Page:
many instances because theplatoons did not fight as a team, and the defen-sive battle turned into a free-for-all. Verpoortenshows how to organize a platoon defensive posi-tion through the use of rangecards, platoon fireplans, and control measures.We think we have a full plate for you. Devour.Enjoy.
-
PJC
By Order of the Secretary of the Army:Official:CARL
E.
VUONOGeneral, United States ArmyChief of Staff
R.
L. DILWORTHBrigadier General, United States ArmyThe Adjutant General
 
The Professional Development Bulletin
of
the Armor BranchPB-
I
7-88-4
(Test)
Editor-in-ChiefMAJOR PATRICK
J.
COONEYManaging Editor
JON
T. CLEMENSCommandantMG THOMAS
H.
TAlT
ARMOR
(ISSN
0004-2420) is publishedbimonthly by the US. Army Armor Center, 4401Vine Grove Road, Fort Knox,
KY
40121.Disclaimer: The information contained inARMOR represents the professional opinions
of
the authors and does not necessarily reflect theofficial Army or TRADOC position, nor does itchange or supersede any informationpresented n other official Army publications.Official distribution
Is
limited to one copy foreach heavy brigade headquarters, armoredcavalry regiment headquarters, armor battalionheadquarters, armored cavalry squadron head-quarters, reconnaissance squadron head-quarters, armored cavalry troop, armorcompany, and motorized brigade headquartersof the United States Army. In addition, Armylibraries, Army and DOD schools,HQDA andMACOM staff agencies with responsibility forarmored, direct fire, ground combat systems,organizations, and the training of personnel forsuch organizations may request
two
copies bysending a military letter to the editor-in-chief.Authorized Content: ARMOR will print onlythose materials for which the
U.S.
Army ArmorCenter has proponency. That proponencyincludes: all armored, direct-fire ground combatsystems that do not serve primarily as infantrycarriers; all weapons used exclusively in thesesystems or by CMF 19-series enlisted soldiers;any miscellaneous items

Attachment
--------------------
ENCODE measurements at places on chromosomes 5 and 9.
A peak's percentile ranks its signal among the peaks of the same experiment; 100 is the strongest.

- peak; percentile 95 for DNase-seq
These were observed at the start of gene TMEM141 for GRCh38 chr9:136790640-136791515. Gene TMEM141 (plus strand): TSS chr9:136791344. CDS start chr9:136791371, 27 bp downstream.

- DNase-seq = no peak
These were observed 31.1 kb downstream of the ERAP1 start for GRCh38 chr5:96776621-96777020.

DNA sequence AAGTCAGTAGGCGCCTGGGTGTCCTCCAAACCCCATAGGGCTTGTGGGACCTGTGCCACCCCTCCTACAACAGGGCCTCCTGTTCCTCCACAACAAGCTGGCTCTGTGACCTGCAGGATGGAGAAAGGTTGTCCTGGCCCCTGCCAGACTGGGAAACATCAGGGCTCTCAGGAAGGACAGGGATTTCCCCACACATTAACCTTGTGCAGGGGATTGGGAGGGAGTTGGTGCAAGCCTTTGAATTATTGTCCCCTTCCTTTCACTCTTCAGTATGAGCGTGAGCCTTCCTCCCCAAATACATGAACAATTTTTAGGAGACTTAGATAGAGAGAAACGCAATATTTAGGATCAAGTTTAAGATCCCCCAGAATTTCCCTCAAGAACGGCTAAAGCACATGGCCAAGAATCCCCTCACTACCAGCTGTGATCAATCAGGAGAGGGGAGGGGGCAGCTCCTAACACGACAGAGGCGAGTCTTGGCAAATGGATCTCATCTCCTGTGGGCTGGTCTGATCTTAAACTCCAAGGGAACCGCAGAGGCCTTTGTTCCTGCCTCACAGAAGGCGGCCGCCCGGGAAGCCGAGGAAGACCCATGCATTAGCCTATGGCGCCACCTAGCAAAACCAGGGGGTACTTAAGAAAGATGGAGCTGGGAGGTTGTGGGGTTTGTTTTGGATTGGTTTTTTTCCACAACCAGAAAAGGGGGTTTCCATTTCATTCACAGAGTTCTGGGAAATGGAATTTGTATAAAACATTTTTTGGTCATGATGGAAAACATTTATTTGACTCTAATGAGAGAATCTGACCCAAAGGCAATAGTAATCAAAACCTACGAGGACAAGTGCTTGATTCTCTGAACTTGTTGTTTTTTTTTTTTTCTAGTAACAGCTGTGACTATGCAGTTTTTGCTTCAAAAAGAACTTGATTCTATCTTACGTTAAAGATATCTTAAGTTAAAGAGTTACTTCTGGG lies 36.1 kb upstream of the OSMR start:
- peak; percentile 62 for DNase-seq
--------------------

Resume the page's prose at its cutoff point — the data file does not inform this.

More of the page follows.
of
equipment whicharmor and armored cavalry organizations useexclusively; training for all SC
12A,
126, and12C officers and for all CMF-19-series enlistedsoldiers; and information concerning thetraining, logistics, history, and leadership
of
armor and armored cavalry units at thebrigadehegiment level and below, to includeThreat units at those levels.Material may be reprinted, provided credit isgiven to ARMOR and to the author, exceptwhere copyright is indicated.
July-August
1988,
VOI
XCVll
No.
4
Features
9
Armor
in
Low-Intensity Conflictby Major Michael
R.
Matheny
16
By Night as By Dayby Captain James
K.
Greer
20
Platoon Defensive Operationsby First Lieutenant Dennis M. Verpoorten
23
Fort Knox Terrain Matches Europe’s for OPFOR Trainingby Sergeant Larry Redmond
24
The Battlefield Development Simulator System (BDSS)by Captain Robert M. Lynd, Jr.
26
The 304th Tank Brigadeby Robert E. Rogge
35
The Saga of the Five of Heartsby Major General William
R.
Kraft, Jr.
39
The Combat Service Support SituationalTraining Exerciseby Major Glenn
W.
Davis
Departments
2
Letters
6
Commander’s Hatch
7
Driver’s Seat
8
Recognition
Quiz
41
Professional Thoughts
48
The Bustle Rack
51
Recognition Quiz Answers
52